What will the committee discuss? Items that Casserly listed include: better consistency with the game officials calling the rules, how to educate players on applying rules as they play, making pads -- hip pads, thigh pads, knee pads -- mandatory.

And, maybe the most interesting thing Casserly mentioned was "widening the field -- widening the hash marks, opening up the middle of the field." Casserly noted that there's some belief that widening the field would make the game safer.

There will also be a meeting of helmet manufacturers in the future, where those manufacturers will discuss innovations to keep improving the quality of their product, including adding padding on the outside of the helmet and making the helmets lighter.

In other words, player safety is the type of storyline that won't be fading from the spotlight any time soon, and with good reason.

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Posted on: October 1, 2010 1:59 pm
Edited on: October 1, 2010 2:02 pm
 

Hot Routes 10.01.10 (cool looking date, huh?)

Hot Routes
Posted by Andy Benoit


C. Ochocinco (US Presswire)
Chad Ochocinco is sorry for the sex-line flap (even though he has nothing to apologize for since he wasn’t at fault). This is at least the second time we’ve mentioned this story about Ocho’s cereal, and it’s probably the fifth or sixth time you’ve heard about it. This begs the question…could the mistake have been a clever publicity stunt? (Think about it: would we be talking about the cereal without the sex-line controversy?)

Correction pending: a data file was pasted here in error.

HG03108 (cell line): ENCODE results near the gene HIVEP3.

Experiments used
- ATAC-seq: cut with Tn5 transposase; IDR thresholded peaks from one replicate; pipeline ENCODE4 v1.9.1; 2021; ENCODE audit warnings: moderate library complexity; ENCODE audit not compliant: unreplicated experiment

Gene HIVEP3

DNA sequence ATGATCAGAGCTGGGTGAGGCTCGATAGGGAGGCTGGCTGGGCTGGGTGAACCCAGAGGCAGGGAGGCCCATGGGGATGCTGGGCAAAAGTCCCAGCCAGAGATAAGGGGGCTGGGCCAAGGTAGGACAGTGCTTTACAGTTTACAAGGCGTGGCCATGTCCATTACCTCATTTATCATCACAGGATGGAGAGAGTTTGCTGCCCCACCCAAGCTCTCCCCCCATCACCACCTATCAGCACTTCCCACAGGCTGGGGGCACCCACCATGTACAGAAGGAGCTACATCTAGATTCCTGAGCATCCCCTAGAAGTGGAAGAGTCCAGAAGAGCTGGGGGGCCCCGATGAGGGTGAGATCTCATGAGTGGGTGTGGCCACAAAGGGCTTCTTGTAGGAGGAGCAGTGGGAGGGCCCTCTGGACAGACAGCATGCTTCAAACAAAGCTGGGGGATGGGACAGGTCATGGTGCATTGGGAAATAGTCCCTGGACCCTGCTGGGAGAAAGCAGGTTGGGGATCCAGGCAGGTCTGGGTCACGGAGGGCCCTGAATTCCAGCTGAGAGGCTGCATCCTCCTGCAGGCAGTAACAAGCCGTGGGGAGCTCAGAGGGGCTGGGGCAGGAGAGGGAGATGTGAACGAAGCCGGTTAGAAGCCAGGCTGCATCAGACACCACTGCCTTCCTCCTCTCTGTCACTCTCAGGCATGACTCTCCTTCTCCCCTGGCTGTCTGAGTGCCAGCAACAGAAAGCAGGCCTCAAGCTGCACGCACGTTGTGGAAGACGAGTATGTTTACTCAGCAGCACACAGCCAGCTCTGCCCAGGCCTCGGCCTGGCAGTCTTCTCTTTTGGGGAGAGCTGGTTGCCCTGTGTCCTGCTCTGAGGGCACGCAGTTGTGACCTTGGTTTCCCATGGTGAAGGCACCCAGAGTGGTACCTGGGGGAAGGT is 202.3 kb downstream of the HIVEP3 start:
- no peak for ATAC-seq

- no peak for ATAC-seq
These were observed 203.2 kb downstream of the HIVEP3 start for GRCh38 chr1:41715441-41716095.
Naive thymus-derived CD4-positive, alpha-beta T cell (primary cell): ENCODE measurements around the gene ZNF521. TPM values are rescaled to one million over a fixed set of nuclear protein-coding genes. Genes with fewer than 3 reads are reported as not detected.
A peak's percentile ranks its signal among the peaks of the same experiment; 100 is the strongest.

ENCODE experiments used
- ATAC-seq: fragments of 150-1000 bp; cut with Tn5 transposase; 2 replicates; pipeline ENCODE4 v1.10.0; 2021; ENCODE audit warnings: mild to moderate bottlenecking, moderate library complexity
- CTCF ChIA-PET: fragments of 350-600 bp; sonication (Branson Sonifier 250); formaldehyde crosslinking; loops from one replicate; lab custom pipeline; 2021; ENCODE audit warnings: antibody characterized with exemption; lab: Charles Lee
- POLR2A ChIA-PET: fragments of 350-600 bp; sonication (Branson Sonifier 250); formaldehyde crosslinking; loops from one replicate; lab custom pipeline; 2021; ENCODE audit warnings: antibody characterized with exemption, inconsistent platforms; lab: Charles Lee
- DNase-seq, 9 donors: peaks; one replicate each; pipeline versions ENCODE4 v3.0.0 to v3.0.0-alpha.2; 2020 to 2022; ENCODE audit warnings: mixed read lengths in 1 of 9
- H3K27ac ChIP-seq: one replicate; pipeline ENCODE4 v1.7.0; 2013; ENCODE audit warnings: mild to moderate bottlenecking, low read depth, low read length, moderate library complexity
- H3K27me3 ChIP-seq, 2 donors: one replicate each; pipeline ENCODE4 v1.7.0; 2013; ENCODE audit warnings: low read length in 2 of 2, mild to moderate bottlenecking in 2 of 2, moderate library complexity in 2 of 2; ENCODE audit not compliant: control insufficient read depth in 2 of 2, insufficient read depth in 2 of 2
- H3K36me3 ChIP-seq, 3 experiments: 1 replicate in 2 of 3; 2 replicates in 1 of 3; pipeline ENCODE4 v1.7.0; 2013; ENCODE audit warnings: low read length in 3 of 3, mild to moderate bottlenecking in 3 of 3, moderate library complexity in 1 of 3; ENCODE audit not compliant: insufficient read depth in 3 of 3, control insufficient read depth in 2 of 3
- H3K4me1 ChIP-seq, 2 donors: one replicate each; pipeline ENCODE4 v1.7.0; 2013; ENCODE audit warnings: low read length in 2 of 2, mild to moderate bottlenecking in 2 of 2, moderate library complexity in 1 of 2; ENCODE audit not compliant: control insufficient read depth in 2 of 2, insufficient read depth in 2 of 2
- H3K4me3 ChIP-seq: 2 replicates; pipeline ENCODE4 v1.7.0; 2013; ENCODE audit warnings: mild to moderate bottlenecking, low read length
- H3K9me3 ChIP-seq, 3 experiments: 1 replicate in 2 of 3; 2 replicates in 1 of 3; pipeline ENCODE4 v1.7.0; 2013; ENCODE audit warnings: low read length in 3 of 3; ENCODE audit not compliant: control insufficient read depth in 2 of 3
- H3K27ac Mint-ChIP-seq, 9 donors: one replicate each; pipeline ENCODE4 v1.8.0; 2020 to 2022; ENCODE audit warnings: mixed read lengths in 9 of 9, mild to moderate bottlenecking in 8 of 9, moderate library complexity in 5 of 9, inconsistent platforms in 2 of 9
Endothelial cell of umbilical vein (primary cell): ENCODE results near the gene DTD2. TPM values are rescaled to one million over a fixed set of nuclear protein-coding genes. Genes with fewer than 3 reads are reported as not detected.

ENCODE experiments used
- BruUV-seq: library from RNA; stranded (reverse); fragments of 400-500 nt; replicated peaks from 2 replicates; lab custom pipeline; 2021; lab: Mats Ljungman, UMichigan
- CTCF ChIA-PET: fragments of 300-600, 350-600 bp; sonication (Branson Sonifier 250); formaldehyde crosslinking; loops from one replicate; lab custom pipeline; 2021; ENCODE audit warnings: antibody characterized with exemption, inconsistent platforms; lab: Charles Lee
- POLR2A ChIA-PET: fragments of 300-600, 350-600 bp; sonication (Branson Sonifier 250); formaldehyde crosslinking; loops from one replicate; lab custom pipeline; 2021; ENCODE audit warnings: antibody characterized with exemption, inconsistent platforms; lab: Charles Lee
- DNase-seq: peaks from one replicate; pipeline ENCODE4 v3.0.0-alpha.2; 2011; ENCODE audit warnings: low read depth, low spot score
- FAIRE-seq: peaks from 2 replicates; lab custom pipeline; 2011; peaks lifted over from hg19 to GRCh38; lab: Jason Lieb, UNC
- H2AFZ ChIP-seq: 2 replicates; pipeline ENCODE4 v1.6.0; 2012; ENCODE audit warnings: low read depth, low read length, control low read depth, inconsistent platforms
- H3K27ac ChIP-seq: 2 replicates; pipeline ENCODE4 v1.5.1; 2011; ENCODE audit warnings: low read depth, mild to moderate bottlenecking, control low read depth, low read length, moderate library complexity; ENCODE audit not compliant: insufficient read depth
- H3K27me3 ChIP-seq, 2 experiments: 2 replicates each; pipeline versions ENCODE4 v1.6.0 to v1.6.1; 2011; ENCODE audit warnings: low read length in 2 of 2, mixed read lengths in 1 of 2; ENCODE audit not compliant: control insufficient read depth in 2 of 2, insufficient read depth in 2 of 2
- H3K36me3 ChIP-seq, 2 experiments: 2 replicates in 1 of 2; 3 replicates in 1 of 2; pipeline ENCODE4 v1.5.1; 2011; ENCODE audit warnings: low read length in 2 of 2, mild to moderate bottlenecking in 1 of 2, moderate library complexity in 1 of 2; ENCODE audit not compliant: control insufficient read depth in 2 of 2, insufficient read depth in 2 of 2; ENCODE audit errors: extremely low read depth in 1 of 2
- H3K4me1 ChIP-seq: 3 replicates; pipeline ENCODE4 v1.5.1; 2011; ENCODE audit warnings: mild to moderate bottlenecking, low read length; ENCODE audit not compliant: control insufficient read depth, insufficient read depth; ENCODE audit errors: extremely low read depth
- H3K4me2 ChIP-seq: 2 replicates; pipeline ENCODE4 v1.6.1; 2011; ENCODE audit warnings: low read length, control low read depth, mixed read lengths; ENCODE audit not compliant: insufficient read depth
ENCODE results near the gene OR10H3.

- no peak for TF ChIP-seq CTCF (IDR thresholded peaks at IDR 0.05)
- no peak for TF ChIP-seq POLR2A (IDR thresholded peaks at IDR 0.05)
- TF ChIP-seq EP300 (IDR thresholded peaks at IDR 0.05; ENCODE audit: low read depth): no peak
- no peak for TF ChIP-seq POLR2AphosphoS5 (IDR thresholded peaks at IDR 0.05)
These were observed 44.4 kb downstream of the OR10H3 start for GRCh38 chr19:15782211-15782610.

The Redskins couldn’t practice Thursday because it was raining. Seriously.

Football wasn’t the only thing Braylon Edwards was thinking about last Sunday.

Eagles second-year running back LeSean McCoy is getting some well-deserved props for his improvements in pass-blocking. (By the way, that was three hyphens in one sentence!)

John Madden remembering George Blanda.

Our own Will Brinson continues to sit by the window, staring off blankly as he thinks about the bum ankle of his beloved Sean Weatherspoon. The Falcons linebacker missed practice again on Thursday.

Titans running back Javon Ringer wouldn’t mind getting more action behind Chris Johnson. Jeff Fisher has hinted a few times this week that the second-year man will get a heavier load. (Ringer has 13 carries on the season.)

Normally, homemade music videos don’t make it anywhere on CBSSports.com (except maybe the message boards). But this Redskins hip-hop video is an exception. (Notice the notice editing on the superhero bit about 30 seconds or so in.) Oh, also, my editor pointed out that, thanks to a quick few seconds of iffy content, we need to add a NSFW warning. Or, maybe it is suitable…depends on your view of animal behavior. We'll say nsfw (lowercase)."

Sean Payton thinks John Fox would be the top free agent available next year if the head coach doesn’t stay in Carolina.

Is this the most unforeseen NFC Offensive Player of the Month recipient of all-time?

Packers rookie linebacker Frank Zombo (what a name, by the way), was fined $7,500 for his hit Monday night on Jay Cutler. (Going by Shaun Smith’s fine…for just $2,500 more, Zombo could have nailed Cutler where it really counts.)

For some reason, Dwayne Jarrett thought now would be a good time to reveal that his agent approached the Panthers about trading the receiver during the offseason.

Ray Rice is a go for Sunday.


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Posted on: August 9, 2010 10:28 pm